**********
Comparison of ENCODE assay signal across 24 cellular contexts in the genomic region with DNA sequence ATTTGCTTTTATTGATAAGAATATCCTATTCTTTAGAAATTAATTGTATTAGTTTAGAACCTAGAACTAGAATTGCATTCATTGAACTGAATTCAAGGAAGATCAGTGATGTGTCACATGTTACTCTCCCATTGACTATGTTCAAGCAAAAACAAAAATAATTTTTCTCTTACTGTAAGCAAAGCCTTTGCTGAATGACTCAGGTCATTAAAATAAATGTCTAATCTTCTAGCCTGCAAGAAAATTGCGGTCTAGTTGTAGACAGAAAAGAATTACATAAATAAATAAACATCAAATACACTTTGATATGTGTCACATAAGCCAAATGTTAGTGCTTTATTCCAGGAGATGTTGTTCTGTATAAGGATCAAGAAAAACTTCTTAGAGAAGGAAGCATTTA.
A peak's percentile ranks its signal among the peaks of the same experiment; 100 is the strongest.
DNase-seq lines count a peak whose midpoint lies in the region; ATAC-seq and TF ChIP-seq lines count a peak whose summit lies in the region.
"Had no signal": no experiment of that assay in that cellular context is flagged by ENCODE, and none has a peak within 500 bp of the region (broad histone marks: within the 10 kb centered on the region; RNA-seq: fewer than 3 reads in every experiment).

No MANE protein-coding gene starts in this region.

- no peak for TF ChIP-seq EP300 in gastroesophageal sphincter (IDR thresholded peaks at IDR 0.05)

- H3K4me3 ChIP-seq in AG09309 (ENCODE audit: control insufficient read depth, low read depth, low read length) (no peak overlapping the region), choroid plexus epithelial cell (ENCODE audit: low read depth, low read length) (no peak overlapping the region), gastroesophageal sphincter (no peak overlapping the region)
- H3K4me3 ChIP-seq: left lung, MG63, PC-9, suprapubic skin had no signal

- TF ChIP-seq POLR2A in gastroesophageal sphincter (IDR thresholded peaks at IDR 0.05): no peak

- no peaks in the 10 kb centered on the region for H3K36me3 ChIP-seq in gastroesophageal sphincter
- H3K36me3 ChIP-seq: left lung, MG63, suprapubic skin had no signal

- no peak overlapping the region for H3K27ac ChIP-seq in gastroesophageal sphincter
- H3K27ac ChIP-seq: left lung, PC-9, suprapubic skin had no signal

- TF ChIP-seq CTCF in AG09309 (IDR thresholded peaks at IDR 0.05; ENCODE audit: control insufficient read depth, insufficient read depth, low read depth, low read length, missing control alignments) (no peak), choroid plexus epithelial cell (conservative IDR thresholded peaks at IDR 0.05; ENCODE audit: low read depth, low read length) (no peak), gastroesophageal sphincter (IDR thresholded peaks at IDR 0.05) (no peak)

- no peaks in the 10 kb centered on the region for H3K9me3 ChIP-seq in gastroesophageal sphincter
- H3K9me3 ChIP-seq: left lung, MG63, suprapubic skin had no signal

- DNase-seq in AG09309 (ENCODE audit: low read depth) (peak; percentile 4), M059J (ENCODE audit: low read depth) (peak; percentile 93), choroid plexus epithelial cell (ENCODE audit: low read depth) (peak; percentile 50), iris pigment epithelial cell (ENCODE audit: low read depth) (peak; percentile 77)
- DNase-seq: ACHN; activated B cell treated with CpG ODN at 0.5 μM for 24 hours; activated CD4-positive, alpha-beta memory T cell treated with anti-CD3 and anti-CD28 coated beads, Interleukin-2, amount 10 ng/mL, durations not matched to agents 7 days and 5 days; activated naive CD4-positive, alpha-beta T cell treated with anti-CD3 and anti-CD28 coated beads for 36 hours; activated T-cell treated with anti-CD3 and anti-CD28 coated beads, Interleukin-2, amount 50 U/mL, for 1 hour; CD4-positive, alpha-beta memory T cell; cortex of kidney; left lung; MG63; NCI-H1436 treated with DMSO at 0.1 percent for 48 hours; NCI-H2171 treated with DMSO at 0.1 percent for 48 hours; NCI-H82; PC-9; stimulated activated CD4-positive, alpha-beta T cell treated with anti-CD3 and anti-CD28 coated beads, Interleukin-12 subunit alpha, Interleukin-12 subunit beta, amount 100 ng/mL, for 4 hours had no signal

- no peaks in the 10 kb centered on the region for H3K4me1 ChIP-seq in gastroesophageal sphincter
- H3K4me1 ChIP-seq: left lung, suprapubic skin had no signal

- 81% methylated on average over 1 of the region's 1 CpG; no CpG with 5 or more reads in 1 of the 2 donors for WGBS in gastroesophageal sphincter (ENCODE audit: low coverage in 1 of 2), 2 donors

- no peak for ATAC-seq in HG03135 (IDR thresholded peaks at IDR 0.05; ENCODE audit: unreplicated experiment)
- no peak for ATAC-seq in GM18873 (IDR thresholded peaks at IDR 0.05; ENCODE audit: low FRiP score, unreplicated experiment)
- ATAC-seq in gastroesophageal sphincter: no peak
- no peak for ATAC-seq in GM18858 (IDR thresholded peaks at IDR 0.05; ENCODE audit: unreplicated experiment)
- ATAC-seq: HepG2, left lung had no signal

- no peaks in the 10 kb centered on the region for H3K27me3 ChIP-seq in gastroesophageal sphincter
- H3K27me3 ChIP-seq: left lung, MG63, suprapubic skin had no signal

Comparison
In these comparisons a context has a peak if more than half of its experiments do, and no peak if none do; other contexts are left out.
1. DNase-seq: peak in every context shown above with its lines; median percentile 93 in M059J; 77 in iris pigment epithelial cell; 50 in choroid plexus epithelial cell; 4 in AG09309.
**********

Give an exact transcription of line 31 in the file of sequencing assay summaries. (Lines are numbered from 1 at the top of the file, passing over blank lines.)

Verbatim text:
1. DNase-seq: peak in every context shown above with its lines; median percentile 93 in M059J; 77 in iris pigment epithelial cell; 50 in choroid plexus epithelial cell; 4 in AG09309.